We continue pedaling over the most incredible, and incredibly exhausting, landscape I’ve experienced in my lifetime, stopping more than we ever have to eat, drink or simply collapse on top of the earth. When the ability to go farther is unbearable, we retire for the night sometimes right where we are. Kyrgyzstan is a wild-camping dream like that. Occasionally we’re too tired or hungry to cook, so we eat fish from a can and circles of tandoor-baked nan as big as our heads. The times we fi nd the energy to light the stove and the patience to wait for a meal, we boil lentils, pasta or potatoes. Tiny markets, hardly recognizable and sometimes inside homes, seem to offer only two staples: vodka and cookies. We’re lucky we have what we do. Accompanying many of our meals is Calvados, an amber-colored Kyrgyz spirit that claims it’s made from apples, but tastes like burning alcohol. When you make camp at four in the afternoon, it helps you fall asleep a few hours later.

Tonight, as we’re camping in a dried-up riverbed, I hear something outside. Hooves. They slow when our tent comes into sight and then ultimately stop just beside us. We’re not carrying protection of any kind because we’ve never felt threatened anywhere we’ve traveled. Including right now. I assume it’s the landowner outside about to ask us to leave the property (though that’s never happened to us before).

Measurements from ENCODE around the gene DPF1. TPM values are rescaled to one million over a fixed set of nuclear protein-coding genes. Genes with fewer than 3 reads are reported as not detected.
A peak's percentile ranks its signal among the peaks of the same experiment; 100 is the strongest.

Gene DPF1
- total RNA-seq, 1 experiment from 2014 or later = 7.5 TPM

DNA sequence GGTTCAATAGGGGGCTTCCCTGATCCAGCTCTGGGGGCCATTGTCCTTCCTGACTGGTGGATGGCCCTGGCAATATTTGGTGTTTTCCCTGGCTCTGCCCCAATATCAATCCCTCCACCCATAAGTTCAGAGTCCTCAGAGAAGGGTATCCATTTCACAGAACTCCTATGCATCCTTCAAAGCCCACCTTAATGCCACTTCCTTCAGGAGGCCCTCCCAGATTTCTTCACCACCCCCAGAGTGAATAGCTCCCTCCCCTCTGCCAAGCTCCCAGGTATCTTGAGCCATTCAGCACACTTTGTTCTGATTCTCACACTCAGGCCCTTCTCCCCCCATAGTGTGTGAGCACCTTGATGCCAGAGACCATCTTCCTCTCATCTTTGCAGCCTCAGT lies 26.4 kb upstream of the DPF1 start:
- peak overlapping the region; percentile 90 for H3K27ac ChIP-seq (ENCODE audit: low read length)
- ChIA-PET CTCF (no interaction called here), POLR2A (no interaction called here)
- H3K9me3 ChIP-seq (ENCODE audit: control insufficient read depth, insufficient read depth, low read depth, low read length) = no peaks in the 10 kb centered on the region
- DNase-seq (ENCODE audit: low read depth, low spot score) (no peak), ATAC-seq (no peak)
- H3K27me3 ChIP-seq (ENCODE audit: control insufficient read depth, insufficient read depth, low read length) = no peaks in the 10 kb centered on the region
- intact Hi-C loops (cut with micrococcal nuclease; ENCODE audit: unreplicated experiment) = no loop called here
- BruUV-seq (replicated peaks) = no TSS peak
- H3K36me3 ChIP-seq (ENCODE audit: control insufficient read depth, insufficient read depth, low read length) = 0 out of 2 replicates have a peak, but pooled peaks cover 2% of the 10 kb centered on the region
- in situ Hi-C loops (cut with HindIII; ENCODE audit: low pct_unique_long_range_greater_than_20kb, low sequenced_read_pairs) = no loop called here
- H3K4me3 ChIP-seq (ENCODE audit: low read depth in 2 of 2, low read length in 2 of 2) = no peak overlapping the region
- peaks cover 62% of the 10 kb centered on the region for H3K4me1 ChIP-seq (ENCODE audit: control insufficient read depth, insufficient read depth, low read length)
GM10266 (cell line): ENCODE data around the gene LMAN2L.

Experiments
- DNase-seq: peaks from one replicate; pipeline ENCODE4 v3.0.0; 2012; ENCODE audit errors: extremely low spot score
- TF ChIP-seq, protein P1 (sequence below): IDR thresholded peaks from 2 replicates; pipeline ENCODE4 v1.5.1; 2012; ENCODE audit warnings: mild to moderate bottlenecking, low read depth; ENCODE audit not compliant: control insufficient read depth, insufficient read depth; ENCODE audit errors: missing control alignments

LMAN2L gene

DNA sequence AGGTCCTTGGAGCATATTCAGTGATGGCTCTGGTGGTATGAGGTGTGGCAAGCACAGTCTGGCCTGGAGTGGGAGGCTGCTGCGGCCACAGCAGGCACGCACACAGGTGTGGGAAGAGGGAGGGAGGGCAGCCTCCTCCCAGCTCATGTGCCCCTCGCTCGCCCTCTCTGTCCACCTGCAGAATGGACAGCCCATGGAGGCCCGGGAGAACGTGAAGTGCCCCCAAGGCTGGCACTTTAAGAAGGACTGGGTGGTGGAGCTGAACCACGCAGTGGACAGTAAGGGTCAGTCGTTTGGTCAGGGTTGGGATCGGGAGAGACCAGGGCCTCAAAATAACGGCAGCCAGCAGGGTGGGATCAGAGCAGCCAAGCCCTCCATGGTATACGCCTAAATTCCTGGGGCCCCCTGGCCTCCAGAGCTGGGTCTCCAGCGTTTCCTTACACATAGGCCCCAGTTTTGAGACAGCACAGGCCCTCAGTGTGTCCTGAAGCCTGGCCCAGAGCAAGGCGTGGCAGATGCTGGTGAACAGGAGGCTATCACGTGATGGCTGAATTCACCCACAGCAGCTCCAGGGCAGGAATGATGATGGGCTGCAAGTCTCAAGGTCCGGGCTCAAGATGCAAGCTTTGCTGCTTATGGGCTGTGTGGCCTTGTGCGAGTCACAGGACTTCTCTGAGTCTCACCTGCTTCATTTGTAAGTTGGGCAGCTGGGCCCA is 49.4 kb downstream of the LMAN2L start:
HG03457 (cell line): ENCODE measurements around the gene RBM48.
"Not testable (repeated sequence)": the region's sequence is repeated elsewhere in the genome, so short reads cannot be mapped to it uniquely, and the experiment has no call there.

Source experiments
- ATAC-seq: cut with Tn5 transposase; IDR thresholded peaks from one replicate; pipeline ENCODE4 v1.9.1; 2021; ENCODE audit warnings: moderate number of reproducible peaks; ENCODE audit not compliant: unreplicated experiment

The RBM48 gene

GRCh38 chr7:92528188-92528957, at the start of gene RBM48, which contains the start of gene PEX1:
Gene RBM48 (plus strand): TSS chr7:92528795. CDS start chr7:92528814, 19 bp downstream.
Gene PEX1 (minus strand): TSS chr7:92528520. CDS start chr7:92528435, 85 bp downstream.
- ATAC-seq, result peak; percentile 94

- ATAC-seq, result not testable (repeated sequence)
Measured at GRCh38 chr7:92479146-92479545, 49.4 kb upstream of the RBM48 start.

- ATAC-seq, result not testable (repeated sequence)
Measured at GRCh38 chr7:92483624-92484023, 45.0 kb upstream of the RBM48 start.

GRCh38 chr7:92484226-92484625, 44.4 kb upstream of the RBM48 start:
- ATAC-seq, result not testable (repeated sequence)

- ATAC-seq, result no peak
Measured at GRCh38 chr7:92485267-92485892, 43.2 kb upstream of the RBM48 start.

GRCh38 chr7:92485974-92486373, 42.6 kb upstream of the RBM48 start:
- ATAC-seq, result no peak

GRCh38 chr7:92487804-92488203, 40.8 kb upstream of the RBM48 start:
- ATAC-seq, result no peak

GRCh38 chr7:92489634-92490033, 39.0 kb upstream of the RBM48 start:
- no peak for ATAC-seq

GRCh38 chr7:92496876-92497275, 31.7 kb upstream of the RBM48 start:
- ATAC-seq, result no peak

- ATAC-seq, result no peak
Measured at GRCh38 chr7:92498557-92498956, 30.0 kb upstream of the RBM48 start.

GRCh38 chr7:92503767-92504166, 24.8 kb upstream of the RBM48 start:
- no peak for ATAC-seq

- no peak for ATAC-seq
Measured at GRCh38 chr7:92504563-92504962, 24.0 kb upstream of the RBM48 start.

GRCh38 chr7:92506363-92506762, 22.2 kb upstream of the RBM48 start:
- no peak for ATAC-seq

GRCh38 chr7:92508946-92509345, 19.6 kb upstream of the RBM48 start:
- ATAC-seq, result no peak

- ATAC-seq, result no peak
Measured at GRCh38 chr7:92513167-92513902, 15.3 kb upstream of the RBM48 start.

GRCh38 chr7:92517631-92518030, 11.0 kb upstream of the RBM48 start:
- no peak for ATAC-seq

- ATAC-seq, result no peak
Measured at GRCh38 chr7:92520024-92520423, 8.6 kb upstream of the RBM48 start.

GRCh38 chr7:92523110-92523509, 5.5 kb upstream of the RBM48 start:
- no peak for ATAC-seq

When we venture out to investigate, I see a young man on horseback. He’s intrigued by our bikes and tent, but unconcerned with our presence. Through gestures, we learn that he is 18 years old and on his way home by horseback — 10 kilometers following the riverbed. We attempt to share with him the names of a few other countries we’ve biked in and that we are in love with the beauty and beautiful people of Kyrgyzstan. When we offer him some Calvados and chocolate, he accepts only the sweet, thanking us. I ask if he wouldn’t mind taking a photo with us and he smiles when I show him the LCD screen. When he leaves, only the light of the stars and his tiny Nokia flip phone guides his way.